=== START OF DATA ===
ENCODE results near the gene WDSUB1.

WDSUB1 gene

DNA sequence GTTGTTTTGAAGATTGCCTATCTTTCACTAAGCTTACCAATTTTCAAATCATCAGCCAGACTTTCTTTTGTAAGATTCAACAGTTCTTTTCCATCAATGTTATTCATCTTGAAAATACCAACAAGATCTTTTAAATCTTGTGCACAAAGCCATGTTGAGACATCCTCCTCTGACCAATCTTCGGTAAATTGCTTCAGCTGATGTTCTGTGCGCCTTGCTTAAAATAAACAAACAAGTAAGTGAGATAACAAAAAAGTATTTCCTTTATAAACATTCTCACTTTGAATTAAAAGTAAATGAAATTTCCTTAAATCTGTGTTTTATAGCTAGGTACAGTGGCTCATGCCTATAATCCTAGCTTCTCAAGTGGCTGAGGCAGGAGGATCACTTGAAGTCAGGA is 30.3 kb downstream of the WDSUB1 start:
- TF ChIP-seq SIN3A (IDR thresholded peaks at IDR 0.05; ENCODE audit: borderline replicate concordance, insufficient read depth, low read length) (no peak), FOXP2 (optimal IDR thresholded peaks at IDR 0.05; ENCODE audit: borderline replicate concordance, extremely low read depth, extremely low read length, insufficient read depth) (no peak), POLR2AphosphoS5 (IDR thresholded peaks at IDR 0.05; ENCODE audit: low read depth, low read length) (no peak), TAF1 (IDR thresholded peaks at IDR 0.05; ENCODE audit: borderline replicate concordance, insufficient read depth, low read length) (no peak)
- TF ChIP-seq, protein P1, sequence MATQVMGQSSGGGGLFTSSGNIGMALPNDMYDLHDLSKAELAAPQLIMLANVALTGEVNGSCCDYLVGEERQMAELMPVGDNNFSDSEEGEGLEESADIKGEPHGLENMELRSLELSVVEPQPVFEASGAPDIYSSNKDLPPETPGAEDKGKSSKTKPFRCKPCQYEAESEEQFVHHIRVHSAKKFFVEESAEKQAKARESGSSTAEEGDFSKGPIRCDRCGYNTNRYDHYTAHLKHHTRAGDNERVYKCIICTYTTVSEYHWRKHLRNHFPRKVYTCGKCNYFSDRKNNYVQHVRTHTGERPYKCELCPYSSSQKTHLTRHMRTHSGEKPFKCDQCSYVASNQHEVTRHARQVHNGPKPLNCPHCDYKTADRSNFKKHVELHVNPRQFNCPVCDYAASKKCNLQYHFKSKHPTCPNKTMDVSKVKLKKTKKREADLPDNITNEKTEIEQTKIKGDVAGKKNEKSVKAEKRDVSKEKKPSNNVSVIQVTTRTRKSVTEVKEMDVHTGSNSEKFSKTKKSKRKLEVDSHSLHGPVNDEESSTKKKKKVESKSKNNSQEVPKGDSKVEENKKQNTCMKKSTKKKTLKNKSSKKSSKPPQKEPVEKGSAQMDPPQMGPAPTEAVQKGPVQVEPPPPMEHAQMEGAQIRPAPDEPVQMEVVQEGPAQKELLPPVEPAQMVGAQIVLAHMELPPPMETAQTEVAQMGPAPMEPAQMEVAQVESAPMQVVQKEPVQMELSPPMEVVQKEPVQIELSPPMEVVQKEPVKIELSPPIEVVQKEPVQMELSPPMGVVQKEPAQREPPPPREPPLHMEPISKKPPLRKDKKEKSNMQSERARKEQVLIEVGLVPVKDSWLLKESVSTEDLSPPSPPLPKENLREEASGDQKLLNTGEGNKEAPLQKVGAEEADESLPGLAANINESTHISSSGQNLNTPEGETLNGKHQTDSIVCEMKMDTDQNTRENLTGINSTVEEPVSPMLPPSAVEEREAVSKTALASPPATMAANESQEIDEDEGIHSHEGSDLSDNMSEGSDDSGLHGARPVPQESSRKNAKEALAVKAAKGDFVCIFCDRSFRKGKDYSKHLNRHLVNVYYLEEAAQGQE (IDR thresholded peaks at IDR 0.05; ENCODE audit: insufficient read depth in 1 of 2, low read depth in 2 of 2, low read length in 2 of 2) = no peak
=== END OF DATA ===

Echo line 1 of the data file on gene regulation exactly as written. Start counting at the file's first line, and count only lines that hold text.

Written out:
ENCODE results near the gene WDSUB1.